Fears lift as government rules out student loans or fee increases

Taoiseach is “very reluctant” to look at loans or fee hikes to solve funding crisis

Students have expressed relief this morning as the government announced that it is “not enthusiastic or inclined” to introduce a student loan scheme or raise student fees as it explores future options for higher education funding.

Speaking to the Irish Examiner, Taoiseach Leo Varadkar explained he was “very reluctant” to increase the student contribution fee or to introduce a student loan scheme because of the “very large debts” graduates could face as a result.

“I just don’t want students graduating with massive debts like they do in England and the US,” said Varadkar.

“It’s hard enough to pay rent or save for a deposit without a big student loan to pay off also. I also see what happens in the US where people graduate with debts of 100k plus,” he continued. “It is inevitably passed on to the consumer in the form or higher costs for services — cost of seeing the doctor, cost of legal services, et cetera.”

In 2016, the Cassells Report detailed three options for how higher education could be funded in Ireland. These included student loans, making higher education free at the point of access with state funding increasing from 64% to 80%, or an entirely state-funded system in which students would receive free education.

The government submitted its options to the European Commission earlier this year. No development was expected for at least another year as the European Commission analyses the proposals.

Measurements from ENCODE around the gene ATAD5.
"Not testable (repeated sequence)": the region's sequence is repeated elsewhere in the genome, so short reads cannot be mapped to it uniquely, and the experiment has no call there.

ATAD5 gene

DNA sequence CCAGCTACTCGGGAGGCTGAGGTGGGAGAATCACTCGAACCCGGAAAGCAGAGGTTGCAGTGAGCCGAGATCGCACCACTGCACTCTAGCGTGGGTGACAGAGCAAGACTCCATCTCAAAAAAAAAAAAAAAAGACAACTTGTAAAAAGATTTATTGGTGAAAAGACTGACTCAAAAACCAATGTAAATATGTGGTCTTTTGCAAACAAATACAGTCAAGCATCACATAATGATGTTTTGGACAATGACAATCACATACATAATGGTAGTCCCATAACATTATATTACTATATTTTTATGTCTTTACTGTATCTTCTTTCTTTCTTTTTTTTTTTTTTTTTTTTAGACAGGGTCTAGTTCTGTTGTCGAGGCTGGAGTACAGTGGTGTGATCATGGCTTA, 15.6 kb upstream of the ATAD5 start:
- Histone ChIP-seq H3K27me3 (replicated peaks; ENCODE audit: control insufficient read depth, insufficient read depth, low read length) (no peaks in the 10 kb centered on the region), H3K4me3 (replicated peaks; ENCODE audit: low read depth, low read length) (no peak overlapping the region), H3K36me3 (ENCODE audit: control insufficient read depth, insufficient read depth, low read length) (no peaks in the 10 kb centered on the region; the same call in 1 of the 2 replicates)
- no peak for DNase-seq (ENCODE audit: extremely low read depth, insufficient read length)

Union of Students’ in Ireland (USI) President Síona Cahill cautiously welcomed the announcement, stating: “The Taoiseach has finally spoken on the issue of student fees to access higher education after what has been a deafening silence. What we demand now is action, doing nothing is not an option.”

Cahill has requested an urgent meeting with Minister of State for Higher Education Mary Mitchell O’Connor to discuss the matter.

Cahill emphasised that if “urgent action is not taken, there’s a real risk that today’s 7 and 8-year old primary school students will not have sufficient college places available to them in 2030”, citing demographic projections which anticipate an additional 40,000 students seeking access to third level. “Nor will the education system be of the standard they deserve and one which the economic future of our country undoubtedly relies on,” Cahill continued.

Last week, a series of “Fund the Future” rallies took place on college campuses across the country to call on the government to take action on the future of higher education funding.

Trinity students gathered in Front Square before marching to the Department of Education on Marlborough Street with chants of “when education is under attack, stand up, fight back” and “no ifs, no buts, no education cuts”.

Students pointed to increases in fees from €825 to €3000 over the last decade, cuts to SUSI grants, and reductions in student services as key reasons for the rally.

Lauren Boland

Lauren Boland was the Editor of the 67th volume of Trinity News. She is an English Literature and Sociology graduate and previously served as Deputy Editor, News Editor and Assistant News Editor.